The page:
Bubbly karateka vows to continue promoting sport despite setbacks
XI'AN－Just as her name connotes, China's history-making karateka Yin Xiaoyan always wears a smile on her face.
"My mom gave me this name, as I loved smiling at a young age," said Yin, whose given name translates as talking with a smile, after retaining her kumite-61kg title at the ongoing National Games in Xi'an on Saturday.
The 28-year-old won China's first-ever Olympic karate medal in Tokyo. But for her, the disappointment of failing to stand atop the podium in the Japanese capital remains. With karate now dropped from the program, Tokyo 2020 was her last shot at Olympic gold.
Yin lost the Olympic final to archrival Jovana Prekovic on Aug 6.The defeat was tough to take for the Chinese, especially considering the match had ended scoreless, with judges awarding gold to the Serbian by 'Hantei', deciding she had better form.
"Seeing China's national flag hoisted, I felt that everything had paid off," Yin said. "However, not standing on top of the Olympic podium may be the biggest regret of my life."
She said that the National Games offered a welcome chance to bounce back from her Tokyo disappointment. "I wanted to showcase myself and redeem myself by standing on top of the podium here," she added.
Yin switched from volleyball to karate in 2007, making her debut for Team China in the sport two years later. Recalling her first international competition, Yin said she enjoyed the moment of stepping into the arena and seeing everyone's eyes fixed on her when she scored. She has remained unbeaten in national competitions for a decade.
The silver medalist from Saturday's final, Ren Yilin, paid tribute to Yin, describing her as her idol. "When I joined the provincial team, she was already the top Chinese karateka. I grew up watching her in action," said Ren.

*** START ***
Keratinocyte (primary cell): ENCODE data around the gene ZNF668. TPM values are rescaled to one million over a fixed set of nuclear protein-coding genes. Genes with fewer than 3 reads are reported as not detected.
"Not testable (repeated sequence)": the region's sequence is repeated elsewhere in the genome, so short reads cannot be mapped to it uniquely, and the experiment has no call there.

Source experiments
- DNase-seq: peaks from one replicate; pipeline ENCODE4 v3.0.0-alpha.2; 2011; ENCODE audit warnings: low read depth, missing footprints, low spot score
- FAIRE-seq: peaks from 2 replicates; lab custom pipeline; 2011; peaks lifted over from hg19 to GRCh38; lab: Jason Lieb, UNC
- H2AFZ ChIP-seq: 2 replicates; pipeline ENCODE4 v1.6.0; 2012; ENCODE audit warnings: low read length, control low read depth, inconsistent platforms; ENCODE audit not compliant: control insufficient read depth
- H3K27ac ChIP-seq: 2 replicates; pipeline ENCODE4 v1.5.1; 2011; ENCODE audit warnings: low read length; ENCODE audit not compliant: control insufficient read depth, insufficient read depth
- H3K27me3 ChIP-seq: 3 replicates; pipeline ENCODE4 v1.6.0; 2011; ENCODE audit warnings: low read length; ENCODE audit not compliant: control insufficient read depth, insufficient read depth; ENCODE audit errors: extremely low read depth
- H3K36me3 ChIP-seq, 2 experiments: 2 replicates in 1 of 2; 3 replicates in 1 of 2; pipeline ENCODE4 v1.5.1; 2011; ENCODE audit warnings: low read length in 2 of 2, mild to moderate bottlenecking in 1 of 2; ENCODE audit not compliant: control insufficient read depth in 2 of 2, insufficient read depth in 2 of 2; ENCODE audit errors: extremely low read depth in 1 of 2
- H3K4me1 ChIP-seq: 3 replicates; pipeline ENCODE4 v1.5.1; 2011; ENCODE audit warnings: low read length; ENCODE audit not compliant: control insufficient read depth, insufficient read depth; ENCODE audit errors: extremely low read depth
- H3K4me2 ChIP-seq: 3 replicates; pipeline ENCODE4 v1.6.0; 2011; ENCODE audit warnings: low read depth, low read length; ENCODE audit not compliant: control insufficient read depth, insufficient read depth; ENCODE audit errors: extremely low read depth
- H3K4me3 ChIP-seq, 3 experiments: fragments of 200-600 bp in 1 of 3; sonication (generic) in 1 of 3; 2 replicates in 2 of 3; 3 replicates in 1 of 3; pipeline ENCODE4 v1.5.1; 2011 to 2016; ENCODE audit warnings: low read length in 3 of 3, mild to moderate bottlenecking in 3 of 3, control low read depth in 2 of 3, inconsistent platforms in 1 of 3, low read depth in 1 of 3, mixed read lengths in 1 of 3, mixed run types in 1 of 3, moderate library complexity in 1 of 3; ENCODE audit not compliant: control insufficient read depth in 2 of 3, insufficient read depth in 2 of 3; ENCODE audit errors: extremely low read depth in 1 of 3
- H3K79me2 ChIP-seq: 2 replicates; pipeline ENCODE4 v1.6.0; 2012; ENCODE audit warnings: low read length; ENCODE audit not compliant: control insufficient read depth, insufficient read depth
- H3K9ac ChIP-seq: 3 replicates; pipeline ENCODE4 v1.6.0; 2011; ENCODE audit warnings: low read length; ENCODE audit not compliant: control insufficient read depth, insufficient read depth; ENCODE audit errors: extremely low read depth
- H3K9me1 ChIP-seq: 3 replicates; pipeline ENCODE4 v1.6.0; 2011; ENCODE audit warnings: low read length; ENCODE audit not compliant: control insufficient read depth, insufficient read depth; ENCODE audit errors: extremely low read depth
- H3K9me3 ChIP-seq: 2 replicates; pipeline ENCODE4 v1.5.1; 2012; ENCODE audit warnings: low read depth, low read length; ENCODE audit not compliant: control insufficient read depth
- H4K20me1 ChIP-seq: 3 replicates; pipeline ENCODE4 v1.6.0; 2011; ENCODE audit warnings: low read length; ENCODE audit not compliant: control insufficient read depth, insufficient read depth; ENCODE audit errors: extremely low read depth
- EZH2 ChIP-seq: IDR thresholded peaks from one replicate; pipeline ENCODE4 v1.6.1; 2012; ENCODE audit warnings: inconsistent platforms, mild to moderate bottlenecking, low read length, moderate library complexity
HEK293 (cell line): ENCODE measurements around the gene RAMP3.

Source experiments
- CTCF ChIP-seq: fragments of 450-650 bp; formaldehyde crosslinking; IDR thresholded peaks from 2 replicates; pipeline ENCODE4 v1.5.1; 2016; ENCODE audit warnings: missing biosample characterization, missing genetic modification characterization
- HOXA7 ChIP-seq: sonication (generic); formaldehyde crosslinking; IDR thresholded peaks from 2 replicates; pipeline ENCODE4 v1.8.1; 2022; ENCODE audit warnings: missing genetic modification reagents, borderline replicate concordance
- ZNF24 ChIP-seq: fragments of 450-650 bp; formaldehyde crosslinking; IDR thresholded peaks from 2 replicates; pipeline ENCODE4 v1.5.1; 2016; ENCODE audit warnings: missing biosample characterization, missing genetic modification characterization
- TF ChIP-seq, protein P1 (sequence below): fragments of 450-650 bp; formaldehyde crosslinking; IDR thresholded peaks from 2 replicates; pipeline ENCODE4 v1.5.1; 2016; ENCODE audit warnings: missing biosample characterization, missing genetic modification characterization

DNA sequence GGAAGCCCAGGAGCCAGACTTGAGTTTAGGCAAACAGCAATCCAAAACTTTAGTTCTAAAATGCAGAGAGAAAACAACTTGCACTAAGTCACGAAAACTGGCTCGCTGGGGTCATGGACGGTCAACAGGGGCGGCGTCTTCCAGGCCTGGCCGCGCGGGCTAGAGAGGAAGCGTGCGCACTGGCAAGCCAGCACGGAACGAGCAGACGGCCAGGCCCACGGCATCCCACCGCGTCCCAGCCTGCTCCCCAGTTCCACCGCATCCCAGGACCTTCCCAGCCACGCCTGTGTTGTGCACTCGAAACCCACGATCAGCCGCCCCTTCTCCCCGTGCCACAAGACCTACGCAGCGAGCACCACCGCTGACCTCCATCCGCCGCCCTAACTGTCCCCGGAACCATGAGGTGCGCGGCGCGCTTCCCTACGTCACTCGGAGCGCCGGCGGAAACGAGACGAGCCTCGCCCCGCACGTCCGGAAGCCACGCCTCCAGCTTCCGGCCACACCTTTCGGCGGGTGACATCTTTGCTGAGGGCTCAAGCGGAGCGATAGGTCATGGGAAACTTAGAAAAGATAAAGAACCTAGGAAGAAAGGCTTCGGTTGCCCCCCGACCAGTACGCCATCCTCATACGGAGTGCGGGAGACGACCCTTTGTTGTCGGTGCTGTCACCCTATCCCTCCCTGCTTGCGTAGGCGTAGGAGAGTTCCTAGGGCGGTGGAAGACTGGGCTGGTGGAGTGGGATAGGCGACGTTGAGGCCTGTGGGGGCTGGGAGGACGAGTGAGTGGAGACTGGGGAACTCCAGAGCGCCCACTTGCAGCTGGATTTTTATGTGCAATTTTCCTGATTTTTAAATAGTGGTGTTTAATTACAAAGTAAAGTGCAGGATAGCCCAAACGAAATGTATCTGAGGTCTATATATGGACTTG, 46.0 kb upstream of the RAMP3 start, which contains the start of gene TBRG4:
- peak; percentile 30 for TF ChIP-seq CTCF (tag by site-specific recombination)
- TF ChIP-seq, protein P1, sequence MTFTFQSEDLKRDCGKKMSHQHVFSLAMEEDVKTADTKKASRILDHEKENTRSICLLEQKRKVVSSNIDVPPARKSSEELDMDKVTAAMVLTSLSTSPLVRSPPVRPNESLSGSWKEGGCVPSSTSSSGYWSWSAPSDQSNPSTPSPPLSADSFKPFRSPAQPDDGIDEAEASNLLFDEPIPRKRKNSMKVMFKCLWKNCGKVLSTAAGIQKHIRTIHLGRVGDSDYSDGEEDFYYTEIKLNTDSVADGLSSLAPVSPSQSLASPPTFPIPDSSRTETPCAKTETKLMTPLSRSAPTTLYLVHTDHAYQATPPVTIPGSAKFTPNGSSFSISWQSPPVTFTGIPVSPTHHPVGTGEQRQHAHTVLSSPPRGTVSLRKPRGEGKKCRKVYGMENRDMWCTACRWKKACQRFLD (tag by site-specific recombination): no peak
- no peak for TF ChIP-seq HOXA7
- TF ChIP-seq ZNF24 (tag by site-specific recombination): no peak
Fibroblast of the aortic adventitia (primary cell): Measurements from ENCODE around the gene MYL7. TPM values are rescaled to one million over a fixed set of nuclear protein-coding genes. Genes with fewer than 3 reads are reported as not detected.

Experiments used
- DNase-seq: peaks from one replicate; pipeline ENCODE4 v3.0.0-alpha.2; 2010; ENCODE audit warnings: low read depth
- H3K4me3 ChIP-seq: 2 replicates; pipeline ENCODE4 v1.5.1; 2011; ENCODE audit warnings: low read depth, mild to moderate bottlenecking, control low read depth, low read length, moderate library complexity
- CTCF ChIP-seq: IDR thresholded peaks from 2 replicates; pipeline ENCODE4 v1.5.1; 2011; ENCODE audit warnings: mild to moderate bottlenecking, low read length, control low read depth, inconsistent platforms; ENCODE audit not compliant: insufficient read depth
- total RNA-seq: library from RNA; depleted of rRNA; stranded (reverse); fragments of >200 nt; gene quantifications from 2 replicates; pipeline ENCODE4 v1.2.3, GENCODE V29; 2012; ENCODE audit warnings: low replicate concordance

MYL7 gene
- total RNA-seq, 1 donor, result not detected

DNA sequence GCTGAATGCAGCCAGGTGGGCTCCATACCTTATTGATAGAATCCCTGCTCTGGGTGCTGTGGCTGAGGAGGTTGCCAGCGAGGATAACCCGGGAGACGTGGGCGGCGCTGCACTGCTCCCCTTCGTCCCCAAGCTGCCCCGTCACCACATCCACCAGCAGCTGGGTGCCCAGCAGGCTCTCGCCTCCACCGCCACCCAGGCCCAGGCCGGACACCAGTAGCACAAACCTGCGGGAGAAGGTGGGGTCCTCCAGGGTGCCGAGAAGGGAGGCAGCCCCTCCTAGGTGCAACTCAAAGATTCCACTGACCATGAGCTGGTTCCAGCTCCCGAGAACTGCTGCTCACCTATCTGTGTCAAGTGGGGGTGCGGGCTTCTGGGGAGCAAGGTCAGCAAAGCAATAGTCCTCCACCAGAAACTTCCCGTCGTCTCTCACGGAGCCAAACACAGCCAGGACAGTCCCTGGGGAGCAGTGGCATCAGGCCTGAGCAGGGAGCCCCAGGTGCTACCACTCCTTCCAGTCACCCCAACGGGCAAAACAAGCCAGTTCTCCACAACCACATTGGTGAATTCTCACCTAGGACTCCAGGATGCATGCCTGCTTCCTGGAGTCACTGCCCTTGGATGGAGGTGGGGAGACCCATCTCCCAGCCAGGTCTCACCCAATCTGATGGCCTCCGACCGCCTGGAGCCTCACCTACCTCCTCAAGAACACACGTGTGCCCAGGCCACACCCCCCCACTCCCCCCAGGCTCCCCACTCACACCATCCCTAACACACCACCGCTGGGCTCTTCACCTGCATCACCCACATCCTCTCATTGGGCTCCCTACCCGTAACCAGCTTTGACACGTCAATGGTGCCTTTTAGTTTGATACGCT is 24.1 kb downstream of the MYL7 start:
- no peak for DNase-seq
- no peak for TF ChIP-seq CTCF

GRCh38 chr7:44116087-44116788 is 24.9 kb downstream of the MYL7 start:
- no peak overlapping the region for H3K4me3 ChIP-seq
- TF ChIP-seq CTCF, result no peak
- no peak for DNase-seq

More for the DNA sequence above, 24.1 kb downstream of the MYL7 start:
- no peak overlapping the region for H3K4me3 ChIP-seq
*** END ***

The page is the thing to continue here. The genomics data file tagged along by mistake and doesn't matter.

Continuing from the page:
Yin, though, tries to keep a low profile around the young karatekas because she has "experienced what they are experiencing".
Yin encountered a low ebb in her career in late 2018 and early 2019 when she found it difficult to cope with a tight schedule after karate was introduced to the Olympic program. Participating in an overseas tournament almost every month, she soon found herself exhausted, and then had to deal with personal tragedy when a family member passed away.
"I felt that I was burned out," she recalled. But she never gave up.
"Winning once is easy, but winning continuously is not," she said. "Keep on going, and never give up until the final second, as you have the chance of turning it around at any time."
After concluding her National Games campaign, Yin plans to take some time off to ponder her future.
"One thing is for sure－no matter where I am or what I do, I will spare no effort in contributing to the development of karate," she said.
Fist-bumping with a young fan before Saturday's final, Yin showed what a fine ambassador she is for the sport－a role she could choose to make more formal after her competitive career ends.
"Maybe this is a new hope for karate. As karatekas, we cannot let anyone who loves the sport get away," she said with a smile.